YOU ARE HERE: LAT HomeCollectionsLos Angeles Libraries

Los Angeles Libraries

May 2, 1995 | ERROL A. COCKFIELD Jr.
Ending hours of thumbing through the Dewey decimal system, any bookworm with a computer and a modem will be able to access the Los Angeles Public Library's catalogue by dialing a telephone number. Beginning this week, the catalogue can be accessed from home or office by dialing (213) 623-6455 from a computer equipped with the proper software.
November 8, 1997 | DARRELL SATZMAN
A new video detailing methods for thwarting would-be criminals through innovative design techniques will be available next week at Los Angeles libraries, Councilwoman Laura Chick said Friday. The video, "Design Out Crime," emphasizes simple, preventive steps that can be taken by homeowners and business people, as well as architects and developers, to reduce possible crime problems.
Responding to concerns about minors seeing pornography on the Internet, Los Angeles libraries will block access to adult sites from some computer terminals in children's areas, officials said Wednesday. Librarian Susan Kent briefed the Los Angeles City Council on the 90-day trial program that will be instituted at six branch libraries. "We're trying to be responsive to council concerns about the usage of the Internet," Kent said.
August 29, 1988 | DIANE HAITHMAN, Times Staff Writer
Following the hoopla surrounding the Emmy Awards presentation, the Academy of Television Arts and Sciences returns its focus to the other issues facing the organization in 1988: the construction of a new academy headquarters, the recent opening of its new television library and the formation of a new committee to track the fast-changing world of television and explore ways for the academy to keep up with it. Doug Duitsman, a Warner Bros.
Although the Board of Supervisors last week spared many critical services from the budget ax, including sheriff's department substations and district attorney's field offices, it decided to scale back hours at all 16 county library branches in Central Los Angeles. Beginning Oct. 19, libraries will open later and close earlier. Some will be closed on days they are now open. The Huntington Park and East Los Angeles libraries are among seven county branches where Sunday hours will be eliminated.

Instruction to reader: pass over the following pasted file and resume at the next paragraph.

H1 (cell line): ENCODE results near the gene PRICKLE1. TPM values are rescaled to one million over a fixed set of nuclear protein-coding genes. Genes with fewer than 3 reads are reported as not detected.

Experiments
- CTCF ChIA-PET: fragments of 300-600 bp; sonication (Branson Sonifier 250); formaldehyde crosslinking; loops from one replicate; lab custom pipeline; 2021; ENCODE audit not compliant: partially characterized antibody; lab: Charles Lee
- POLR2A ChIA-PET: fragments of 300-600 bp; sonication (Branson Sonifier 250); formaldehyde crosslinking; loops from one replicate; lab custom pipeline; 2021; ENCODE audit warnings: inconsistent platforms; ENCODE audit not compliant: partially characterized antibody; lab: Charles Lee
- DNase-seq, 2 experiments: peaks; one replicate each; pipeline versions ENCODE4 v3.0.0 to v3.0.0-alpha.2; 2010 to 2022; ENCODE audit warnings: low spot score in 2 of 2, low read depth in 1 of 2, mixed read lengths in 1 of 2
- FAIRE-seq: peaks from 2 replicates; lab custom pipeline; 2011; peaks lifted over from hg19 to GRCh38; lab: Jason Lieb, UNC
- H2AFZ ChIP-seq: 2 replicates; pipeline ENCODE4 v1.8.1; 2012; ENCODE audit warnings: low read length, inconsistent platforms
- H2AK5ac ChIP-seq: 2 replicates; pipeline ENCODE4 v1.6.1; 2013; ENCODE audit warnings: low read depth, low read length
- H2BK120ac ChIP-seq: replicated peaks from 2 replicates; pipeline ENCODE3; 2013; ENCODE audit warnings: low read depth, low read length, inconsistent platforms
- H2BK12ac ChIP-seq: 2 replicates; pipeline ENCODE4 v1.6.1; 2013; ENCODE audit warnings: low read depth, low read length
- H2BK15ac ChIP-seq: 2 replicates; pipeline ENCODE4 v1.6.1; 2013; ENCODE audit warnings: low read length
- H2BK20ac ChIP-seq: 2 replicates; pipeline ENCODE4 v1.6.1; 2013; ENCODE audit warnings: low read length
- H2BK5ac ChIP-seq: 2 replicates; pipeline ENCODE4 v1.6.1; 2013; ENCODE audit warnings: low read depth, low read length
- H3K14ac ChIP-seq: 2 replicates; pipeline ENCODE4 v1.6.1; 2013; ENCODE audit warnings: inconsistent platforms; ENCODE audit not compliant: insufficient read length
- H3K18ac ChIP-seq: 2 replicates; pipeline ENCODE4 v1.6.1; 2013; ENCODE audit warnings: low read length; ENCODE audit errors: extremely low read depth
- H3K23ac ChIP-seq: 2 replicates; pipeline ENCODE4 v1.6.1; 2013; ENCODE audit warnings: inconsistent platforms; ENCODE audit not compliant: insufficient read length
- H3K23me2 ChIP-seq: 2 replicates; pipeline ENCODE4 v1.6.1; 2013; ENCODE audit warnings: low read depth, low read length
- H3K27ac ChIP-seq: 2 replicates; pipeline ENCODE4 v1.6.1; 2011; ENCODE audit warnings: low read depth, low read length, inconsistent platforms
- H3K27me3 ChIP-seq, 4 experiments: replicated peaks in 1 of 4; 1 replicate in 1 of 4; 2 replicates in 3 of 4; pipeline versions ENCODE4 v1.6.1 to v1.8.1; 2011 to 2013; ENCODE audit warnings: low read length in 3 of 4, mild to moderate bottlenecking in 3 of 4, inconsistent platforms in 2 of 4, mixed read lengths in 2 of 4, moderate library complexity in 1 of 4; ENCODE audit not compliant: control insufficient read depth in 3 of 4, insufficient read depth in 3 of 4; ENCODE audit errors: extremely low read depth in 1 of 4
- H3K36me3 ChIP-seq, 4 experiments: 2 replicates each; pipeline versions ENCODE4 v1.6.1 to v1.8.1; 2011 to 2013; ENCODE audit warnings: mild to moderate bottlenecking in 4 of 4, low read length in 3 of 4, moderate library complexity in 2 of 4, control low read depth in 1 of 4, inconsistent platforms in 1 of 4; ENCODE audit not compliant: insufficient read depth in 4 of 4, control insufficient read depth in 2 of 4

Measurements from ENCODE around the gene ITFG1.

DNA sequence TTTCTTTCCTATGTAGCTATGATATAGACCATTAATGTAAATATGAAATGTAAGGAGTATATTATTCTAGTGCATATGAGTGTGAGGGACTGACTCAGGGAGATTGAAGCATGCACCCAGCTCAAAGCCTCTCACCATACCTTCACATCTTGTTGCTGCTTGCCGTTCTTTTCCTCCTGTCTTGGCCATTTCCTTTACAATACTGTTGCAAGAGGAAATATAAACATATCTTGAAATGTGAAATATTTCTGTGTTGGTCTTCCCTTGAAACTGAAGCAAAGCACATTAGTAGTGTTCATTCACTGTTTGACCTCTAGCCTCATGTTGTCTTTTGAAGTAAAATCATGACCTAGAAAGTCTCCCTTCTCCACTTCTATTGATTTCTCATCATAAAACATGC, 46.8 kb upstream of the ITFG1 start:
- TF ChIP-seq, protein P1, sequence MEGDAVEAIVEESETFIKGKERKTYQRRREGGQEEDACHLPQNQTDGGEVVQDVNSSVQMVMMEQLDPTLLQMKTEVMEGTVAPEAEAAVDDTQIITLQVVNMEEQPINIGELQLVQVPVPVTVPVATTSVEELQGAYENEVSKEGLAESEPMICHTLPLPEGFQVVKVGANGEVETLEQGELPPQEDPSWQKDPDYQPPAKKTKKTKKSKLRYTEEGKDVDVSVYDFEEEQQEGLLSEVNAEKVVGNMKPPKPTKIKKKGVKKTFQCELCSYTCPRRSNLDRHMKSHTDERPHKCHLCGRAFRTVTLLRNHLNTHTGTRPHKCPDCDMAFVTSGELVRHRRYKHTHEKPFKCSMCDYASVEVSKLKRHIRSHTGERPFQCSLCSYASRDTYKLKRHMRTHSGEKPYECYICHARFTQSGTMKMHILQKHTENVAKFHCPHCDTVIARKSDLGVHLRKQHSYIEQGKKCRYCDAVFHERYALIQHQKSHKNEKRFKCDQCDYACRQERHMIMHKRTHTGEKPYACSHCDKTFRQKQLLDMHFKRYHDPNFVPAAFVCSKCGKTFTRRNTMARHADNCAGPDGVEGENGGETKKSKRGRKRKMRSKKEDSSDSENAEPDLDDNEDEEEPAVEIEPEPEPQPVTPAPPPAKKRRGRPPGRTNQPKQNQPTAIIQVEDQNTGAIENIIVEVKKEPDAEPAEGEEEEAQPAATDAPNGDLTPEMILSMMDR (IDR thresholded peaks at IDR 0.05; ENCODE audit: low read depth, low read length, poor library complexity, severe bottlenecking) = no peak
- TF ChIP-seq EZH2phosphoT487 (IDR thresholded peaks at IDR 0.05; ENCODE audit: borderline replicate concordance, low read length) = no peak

January 22, 1995
To better accommodate students and working adults, four area Los Angeles County libraries recently extended their hours at local branches. * Bell Gardens, 7110 Garfield Ave.: open Tuesday through Thursday from 10 a.m. to 8 p.m.; Friday from 10 a.m. to 6 p.m. and Saturday from 10 a.m. to 5 p.m., (310) 927-1309. * Cudahy, 5218 Santa Ana St.: open Tuesday and Wednesday from 1 to 8 p.m.; Thursday and Friday from 11 a.m. to 6 p.m. and Saturday from 10 a.m. to 5 p.m., (213) 771-1345.
November 7, 1992 | JULIO MORAN
County budget cuts that will close libraries and eliminate a bookmobile serving the Lancaster area are not expected to affect plans to replace the existing library in Lancaster because most of the funding is coming from the city's redevelopment agency, officials said. The new facility, planned to be three times the size of the present 18,500-square-foot library at 1150 W. Ave.
September 15, 2004 | Jessica Garrison, Times Staff Writer
Fed up with homeless people sprawled in front of Los Angeles public libraries, a City Council committee Tuesday endorsed a proposed law to make it illegal to loiter or sleep on library property between 9 p.m. and 9 a.m. City Librarian Fontayne Holmes said librarians coming to work have been forced to step over unconscious bodies and have encountered human waste. "It's intimidating to people," she said, adding that the homeless are welcome inside the city's libraries during business hours.
February 24, 1994 | G. JEANETTE AVENT
The City Council has taken the public relations advice of the city's library director and decided not to charge non-residents to enter the city's public library. Library Director Michael Steinfeld had been asked by the council in July to explore the possibility of charging people who do not live in the city for an entry card as a way to offset the library's $3.6-million annual operating budget.
June 7, 1985 | ROBERT SCHWARTZ, Times Staff Writer
The Jefferson Branch Library, closed 19 months ago after a local gang torched it, reopened Thursday, sporting a new name and a new, secure look. However, area residents and staff members fear that the same gang that set fire to the building in 1983 still "has it in" for the small South Los Angeles library and will try to destroy it again. Mayor Tom Bradley and Councilman Robert Farrell officially reopened the new Vassie D.
Los Angeles Times Articles